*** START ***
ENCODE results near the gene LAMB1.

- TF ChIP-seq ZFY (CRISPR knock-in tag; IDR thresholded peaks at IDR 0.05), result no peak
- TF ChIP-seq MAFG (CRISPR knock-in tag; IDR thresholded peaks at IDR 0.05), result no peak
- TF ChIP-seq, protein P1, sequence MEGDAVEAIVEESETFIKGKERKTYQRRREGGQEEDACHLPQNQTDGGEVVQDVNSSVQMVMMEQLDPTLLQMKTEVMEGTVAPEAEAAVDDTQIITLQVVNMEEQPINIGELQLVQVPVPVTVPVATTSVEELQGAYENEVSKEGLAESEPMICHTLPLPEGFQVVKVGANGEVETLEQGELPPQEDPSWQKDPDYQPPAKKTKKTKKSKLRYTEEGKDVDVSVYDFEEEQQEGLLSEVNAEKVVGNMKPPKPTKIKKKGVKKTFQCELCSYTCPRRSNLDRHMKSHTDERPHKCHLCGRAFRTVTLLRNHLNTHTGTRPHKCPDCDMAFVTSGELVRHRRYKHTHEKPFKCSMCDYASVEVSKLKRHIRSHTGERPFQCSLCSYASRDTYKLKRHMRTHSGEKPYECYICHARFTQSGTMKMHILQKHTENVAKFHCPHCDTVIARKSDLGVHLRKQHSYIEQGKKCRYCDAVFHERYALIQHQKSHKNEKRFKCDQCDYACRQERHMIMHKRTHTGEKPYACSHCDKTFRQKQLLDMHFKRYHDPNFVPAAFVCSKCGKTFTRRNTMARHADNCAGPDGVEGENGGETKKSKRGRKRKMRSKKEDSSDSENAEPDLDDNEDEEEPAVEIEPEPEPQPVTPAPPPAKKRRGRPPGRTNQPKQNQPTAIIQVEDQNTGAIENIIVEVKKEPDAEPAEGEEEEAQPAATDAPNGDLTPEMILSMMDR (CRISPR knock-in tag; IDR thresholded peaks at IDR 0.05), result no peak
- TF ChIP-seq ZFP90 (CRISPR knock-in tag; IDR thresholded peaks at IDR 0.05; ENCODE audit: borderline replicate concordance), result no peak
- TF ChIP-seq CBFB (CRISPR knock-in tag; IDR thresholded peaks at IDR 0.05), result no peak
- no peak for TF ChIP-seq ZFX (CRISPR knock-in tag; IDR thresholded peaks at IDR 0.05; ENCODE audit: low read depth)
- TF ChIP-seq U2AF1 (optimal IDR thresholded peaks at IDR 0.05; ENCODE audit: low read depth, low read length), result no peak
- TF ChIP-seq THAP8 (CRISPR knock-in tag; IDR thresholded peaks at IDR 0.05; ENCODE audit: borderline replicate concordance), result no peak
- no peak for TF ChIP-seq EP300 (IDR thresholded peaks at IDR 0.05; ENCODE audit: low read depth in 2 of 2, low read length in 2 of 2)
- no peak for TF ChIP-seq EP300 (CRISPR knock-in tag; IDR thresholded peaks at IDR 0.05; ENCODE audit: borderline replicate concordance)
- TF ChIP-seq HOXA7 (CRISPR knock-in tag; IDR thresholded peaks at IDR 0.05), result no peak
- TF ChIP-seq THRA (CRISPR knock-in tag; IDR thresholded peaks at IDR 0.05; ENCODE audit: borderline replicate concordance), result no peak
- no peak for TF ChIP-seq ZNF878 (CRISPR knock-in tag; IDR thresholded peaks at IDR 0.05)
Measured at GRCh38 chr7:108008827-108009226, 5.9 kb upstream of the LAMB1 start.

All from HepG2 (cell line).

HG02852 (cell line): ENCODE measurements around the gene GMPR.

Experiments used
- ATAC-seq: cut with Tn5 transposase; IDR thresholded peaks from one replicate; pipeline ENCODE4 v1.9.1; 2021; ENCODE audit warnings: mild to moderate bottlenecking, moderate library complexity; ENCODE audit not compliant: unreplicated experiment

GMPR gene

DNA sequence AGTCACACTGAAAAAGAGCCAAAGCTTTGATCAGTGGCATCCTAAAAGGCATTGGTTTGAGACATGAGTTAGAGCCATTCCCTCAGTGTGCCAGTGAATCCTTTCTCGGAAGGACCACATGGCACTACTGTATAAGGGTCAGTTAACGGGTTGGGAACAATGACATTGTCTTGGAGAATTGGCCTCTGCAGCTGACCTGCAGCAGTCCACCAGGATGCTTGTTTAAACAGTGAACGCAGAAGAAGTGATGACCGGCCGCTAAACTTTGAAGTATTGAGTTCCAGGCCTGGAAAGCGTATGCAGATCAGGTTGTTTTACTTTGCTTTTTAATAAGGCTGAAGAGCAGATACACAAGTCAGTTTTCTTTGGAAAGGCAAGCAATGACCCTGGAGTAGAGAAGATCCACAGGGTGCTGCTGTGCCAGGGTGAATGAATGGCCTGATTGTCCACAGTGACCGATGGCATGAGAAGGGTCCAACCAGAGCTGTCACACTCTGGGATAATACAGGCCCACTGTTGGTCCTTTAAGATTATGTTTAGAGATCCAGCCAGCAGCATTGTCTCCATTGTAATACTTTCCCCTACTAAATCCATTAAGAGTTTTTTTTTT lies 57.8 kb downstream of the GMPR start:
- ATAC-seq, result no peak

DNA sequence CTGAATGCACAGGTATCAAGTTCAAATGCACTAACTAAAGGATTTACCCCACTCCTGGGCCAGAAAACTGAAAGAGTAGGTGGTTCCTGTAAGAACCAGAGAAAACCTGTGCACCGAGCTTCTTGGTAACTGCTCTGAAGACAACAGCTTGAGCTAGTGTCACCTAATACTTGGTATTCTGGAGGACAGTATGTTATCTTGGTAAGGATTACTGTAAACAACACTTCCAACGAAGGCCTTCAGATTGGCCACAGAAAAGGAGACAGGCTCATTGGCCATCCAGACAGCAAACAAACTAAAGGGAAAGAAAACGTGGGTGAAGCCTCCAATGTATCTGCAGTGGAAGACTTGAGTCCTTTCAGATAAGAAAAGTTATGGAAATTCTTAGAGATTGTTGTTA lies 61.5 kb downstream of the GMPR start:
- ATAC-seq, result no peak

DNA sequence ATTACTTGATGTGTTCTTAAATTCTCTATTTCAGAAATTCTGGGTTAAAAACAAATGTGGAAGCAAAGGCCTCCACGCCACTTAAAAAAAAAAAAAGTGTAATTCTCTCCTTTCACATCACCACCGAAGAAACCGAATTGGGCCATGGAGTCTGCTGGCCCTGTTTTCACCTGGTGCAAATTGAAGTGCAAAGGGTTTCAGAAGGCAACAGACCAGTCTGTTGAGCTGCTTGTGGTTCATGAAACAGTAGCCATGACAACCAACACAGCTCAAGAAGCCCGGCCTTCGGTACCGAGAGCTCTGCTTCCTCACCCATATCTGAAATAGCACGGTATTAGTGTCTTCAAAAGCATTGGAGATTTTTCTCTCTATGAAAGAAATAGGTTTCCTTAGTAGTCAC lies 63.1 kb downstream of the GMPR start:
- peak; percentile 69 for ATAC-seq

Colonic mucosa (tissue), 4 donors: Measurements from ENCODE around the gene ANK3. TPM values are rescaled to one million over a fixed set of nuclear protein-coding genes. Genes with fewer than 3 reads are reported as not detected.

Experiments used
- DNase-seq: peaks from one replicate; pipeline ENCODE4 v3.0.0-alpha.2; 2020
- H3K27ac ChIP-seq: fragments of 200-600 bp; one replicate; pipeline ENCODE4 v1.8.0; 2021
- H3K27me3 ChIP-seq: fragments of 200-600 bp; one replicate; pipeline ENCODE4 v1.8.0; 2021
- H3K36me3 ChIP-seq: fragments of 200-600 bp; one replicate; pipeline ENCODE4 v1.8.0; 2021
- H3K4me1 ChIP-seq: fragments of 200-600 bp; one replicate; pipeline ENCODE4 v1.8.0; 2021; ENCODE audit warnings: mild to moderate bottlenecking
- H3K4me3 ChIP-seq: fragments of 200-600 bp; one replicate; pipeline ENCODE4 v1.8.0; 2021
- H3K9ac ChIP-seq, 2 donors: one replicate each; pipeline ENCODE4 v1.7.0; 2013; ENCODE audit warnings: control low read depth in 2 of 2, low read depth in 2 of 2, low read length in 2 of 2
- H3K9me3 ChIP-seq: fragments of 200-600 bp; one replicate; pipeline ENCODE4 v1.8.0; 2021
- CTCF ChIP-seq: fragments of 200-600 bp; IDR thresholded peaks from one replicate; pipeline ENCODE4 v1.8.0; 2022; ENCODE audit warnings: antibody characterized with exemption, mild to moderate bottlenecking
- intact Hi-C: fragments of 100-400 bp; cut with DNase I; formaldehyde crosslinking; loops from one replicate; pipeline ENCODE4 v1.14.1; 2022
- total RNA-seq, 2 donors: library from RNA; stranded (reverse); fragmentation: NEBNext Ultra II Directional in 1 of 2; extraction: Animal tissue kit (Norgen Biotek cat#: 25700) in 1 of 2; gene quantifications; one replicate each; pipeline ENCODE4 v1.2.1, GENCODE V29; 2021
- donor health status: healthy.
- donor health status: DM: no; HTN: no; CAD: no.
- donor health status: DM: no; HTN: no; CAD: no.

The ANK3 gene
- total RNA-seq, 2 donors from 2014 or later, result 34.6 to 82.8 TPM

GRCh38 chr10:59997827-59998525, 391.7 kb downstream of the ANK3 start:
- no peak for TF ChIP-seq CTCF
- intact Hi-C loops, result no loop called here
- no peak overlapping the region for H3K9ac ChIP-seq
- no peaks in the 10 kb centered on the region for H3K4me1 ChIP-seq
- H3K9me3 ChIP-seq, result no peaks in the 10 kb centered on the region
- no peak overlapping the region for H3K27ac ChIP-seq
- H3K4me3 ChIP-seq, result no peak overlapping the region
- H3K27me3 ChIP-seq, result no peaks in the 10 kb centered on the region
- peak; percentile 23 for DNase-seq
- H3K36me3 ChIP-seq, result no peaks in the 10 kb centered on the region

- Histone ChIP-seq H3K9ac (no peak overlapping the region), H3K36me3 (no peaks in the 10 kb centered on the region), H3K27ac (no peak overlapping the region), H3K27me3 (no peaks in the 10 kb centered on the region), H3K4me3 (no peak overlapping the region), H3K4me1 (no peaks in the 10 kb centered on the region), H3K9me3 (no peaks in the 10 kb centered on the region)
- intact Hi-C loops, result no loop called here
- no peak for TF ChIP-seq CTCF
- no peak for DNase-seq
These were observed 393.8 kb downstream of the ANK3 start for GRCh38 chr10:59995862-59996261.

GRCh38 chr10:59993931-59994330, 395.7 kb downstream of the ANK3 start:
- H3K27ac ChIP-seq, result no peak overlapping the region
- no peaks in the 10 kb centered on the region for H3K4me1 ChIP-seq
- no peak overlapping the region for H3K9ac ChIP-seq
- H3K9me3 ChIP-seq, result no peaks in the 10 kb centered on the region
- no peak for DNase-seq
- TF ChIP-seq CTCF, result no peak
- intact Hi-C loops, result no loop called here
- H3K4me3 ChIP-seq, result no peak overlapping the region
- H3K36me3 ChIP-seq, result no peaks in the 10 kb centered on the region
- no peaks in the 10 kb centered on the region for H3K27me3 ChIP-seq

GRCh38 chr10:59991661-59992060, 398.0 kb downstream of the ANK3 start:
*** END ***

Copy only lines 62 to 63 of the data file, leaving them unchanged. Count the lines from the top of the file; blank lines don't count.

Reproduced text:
- H3K27ac ChIP-seq, result no peak overlapping the region
- no peaks in the 10 kb centered on the region for H3K4me1 ChIP-seq